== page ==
I can say after testing; the Ninja Dagger is a good option. When a rod fits my casting style and can help me reach where I want to with less effort than my other rods, I am sold. Very well done, Ninja Tackle, and thank you, FishGum, for letting me try it out.

This was the end of my review but not the end of the story. I went fishing a couple of days later down to Fort Pickens, and Tony let me borrow it again (I put my rig on it this time so I wouldn’t break another one of his with my wildcat cast). This time out, though, I got to feel it in action. I also spent a little more time getting to know the rod and got a better feel for it. My initial response and feelings haven’t changed, as it truly is a good stick! There is only one thing that I didn’t like about it: the butt end.

Image of a used rod for sale from www.striperonline.com


My other large rods have a thicker base and a rubber bulb on the bottom. This has become my typical feel, and I am very used to it. The Dagger has more of a narrow base and a blunt end. This comes down to a preference per angler situation because I know I could likely put a rubber end on there that would match what I would like to feel. I like the bulb rubber end because when reeling in a large fish, I put the butt end onto my right thigh for leverage, and it does not slip nor feel uncomfortable. It is a narrow & blunt point directly pinned into my leg with the Dagger, which did not feel awesome.

That night I went fishing with it, I hooked into my very first Black Drum (the big ugly and 30” no less!). I’ve never fought one before but had seen my friend Justin do it not a week prior, so I had an idea as to what was going to happen. Sure enough, that monster started taking drag and swimming hard as it could away from me. The fight took several minutes, and the Dagger did an excellent job helping me horse it in. As you can see from the video, the rod bends VERY nicely.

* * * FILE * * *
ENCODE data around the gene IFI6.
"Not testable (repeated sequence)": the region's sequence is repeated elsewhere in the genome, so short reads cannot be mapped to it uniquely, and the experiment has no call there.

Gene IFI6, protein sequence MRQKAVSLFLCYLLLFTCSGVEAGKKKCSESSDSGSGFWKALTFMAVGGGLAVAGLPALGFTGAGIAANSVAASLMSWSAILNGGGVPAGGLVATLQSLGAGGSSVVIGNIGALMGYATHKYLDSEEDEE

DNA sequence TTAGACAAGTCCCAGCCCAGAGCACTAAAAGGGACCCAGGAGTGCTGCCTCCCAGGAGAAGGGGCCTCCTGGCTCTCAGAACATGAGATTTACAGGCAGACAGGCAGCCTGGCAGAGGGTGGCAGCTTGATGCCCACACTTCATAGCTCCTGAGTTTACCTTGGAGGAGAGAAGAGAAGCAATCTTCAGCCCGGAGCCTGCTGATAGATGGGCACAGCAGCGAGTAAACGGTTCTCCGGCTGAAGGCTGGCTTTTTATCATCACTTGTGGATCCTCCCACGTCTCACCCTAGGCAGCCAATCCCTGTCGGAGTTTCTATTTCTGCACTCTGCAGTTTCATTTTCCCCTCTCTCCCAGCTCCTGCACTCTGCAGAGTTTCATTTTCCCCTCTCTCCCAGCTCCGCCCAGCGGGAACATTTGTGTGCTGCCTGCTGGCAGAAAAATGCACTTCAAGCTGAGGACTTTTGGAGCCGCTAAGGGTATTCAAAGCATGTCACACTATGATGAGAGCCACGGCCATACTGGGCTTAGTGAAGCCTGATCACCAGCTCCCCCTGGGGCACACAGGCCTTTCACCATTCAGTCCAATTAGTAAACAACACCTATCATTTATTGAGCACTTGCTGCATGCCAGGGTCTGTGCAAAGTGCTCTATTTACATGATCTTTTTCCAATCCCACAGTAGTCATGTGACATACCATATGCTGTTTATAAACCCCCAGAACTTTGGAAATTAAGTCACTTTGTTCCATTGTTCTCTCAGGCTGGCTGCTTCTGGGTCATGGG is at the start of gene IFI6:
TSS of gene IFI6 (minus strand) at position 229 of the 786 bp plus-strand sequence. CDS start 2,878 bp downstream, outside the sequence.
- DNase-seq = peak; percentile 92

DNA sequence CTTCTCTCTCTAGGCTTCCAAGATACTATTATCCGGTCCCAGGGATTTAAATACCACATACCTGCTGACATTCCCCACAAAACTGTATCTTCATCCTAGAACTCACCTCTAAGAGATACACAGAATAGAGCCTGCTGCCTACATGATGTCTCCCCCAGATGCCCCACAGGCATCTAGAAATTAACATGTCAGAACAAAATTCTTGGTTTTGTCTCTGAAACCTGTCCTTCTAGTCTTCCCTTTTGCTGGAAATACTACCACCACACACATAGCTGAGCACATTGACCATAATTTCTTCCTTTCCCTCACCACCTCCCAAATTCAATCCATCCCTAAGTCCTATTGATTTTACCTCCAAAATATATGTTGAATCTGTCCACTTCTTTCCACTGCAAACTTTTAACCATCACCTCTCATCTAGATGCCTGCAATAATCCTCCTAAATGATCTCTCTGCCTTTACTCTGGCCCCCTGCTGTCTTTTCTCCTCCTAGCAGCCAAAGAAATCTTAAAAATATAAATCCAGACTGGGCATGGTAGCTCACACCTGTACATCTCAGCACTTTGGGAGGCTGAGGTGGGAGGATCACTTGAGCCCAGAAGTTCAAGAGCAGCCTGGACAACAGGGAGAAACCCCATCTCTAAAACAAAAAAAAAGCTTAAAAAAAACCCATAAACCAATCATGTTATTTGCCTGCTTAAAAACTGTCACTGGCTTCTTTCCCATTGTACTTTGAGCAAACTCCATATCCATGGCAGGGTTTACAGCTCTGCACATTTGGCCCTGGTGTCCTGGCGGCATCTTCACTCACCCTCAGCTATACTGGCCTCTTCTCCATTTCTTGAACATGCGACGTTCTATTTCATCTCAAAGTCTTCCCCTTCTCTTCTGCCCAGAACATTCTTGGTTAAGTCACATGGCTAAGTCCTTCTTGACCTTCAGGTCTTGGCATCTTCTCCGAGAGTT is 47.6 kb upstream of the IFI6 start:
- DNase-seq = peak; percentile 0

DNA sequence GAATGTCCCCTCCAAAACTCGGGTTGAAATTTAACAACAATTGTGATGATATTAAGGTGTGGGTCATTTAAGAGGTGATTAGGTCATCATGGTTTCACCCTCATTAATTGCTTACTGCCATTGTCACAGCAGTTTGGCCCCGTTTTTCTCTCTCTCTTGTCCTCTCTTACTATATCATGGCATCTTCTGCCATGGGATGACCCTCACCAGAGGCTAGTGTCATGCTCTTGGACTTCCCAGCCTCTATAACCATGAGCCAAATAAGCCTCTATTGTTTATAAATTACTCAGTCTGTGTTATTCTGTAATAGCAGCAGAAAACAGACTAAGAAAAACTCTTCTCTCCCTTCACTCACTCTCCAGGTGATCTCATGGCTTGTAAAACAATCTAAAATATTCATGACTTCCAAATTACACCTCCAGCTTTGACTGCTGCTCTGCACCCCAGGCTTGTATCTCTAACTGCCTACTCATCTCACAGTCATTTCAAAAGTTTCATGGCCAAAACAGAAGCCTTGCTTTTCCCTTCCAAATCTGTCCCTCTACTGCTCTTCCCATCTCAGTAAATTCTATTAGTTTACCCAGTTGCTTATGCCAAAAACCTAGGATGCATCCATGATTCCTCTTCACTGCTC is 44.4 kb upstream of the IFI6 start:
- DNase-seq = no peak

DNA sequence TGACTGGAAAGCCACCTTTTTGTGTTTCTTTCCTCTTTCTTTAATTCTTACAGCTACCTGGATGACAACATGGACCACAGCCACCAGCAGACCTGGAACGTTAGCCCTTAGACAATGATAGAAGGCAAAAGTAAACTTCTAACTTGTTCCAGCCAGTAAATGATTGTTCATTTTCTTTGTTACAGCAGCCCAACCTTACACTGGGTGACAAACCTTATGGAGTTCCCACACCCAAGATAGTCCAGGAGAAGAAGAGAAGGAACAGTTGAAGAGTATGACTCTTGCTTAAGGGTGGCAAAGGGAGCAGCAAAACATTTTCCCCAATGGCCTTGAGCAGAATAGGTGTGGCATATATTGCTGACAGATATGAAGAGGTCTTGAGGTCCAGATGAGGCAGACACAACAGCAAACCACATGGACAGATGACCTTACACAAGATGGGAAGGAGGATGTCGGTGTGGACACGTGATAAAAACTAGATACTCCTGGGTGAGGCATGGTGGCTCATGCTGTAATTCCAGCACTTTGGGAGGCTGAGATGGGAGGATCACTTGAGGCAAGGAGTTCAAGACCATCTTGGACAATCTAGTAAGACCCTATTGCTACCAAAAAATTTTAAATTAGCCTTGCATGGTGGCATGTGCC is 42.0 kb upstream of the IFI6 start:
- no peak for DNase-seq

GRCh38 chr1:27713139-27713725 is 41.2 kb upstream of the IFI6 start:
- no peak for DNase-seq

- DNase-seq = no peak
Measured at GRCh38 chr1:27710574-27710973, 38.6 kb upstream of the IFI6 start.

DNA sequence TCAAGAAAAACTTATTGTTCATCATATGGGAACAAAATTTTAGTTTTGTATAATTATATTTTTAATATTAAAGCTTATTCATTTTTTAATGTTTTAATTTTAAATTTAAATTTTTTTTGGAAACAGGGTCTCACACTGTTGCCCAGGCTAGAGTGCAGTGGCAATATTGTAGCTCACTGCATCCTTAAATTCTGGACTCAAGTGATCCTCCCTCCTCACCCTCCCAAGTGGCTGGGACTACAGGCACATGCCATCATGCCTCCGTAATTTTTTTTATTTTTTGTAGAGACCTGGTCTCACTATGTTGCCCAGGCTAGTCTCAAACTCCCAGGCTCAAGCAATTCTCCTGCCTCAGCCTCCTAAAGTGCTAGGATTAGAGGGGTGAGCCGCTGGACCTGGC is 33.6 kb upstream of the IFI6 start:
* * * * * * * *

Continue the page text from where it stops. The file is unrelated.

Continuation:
I sent the monster safely back out to the Gulf of Mexico to keep doing the good things it does and to catch it another day. It was such a great fight and a remarkable memory that I know I won’t be able to forget. The rod did everything I could have hoped when pulling in such a large fish. I believe it to be an outstanding one, and I’m glad that I got the chance to fish with it.

Thanks for sticking around here, and I hope this gave you a better insight into the rod than my first report. You can order the Ninja Dagger from Ninja Tackle at https://ninjatackleva.com, Pompano Rich at https://www.pompanorich.net, if you’re in the Panhandle region, you can order it from Blake Hunter of Reel30A or call him at 850-687-6063. Stay tuned for more in the future!